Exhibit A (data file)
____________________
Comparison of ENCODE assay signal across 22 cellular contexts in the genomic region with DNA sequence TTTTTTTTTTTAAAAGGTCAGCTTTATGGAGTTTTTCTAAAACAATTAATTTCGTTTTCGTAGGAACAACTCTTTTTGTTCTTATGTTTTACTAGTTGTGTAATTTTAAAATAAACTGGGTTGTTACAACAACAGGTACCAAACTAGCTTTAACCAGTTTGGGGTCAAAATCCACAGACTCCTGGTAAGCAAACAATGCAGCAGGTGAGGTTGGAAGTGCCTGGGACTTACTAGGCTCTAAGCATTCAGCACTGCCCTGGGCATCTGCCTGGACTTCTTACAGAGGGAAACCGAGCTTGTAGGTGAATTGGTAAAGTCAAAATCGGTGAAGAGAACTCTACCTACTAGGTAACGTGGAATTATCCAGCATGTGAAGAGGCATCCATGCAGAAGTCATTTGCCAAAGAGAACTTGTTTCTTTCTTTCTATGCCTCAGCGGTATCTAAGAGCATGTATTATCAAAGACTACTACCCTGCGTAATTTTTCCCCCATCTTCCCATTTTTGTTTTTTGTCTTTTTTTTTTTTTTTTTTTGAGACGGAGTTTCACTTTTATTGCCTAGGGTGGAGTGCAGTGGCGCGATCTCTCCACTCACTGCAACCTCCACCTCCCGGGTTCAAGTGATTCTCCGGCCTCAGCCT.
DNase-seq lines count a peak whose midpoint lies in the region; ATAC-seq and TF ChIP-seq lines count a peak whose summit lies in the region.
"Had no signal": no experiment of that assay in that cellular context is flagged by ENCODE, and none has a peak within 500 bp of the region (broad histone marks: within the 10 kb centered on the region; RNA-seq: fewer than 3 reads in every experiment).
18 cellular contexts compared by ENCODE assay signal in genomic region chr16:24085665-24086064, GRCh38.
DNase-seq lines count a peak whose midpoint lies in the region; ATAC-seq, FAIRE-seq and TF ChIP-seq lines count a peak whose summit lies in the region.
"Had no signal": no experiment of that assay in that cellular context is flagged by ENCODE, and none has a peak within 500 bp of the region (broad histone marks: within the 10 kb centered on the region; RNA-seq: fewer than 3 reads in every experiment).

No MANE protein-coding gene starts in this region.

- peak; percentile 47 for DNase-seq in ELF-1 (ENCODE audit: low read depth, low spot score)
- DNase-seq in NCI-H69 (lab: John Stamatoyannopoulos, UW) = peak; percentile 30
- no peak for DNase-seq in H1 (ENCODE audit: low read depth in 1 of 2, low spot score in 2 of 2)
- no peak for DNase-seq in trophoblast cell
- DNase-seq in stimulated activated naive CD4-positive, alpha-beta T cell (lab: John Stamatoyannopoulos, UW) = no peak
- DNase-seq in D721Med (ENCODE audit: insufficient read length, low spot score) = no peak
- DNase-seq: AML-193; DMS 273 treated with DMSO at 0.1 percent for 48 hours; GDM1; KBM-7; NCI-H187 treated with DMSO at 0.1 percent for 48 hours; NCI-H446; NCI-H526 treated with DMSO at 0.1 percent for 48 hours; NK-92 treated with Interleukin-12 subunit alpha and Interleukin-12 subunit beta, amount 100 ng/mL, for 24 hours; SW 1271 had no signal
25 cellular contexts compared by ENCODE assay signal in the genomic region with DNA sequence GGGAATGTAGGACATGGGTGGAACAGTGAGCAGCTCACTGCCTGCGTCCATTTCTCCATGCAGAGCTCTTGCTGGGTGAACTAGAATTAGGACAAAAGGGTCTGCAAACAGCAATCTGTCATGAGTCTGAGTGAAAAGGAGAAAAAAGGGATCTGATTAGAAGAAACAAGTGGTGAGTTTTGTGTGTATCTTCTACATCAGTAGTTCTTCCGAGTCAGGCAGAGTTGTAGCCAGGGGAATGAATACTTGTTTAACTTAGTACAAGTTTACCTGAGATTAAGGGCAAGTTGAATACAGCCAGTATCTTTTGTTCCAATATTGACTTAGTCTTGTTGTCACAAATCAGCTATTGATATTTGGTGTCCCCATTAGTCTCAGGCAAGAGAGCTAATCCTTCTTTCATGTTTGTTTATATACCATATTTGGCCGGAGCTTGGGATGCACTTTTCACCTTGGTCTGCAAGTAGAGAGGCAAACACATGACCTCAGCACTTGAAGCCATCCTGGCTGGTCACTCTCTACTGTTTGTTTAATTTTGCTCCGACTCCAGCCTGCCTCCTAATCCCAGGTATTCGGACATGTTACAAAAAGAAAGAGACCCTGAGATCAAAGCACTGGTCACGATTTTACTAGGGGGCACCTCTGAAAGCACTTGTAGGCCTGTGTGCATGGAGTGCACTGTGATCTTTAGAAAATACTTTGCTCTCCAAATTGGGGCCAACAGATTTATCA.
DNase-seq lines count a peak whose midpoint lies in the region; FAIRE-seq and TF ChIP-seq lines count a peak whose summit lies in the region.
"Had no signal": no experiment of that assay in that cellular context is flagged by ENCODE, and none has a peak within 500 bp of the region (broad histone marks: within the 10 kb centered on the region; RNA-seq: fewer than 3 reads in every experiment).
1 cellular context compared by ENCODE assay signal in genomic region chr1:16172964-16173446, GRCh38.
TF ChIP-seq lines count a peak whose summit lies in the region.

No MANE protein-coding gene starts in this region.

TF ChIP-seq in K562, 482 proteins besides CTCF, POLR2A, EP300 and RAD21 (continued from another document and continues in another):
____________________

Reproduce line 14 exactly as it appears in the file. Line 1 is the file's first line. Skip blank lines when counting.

- DNase-seq: AML-193; DMS 273 treated with DMSO at 0.1 percent for 48 hours; GDM1; KBM-7; NCI-H187 treated with DMSO at 0.1 percent for 48 hours; NCI-H446; NCI-H526 treated with DMSO at 0.1 percent for 48 hours; NK-92 treated with Interleukin-12 subunit alpha and Interleukin-12 subunit beta, amount 100 ng/mL, for 24 hours; SW 1271 had no signal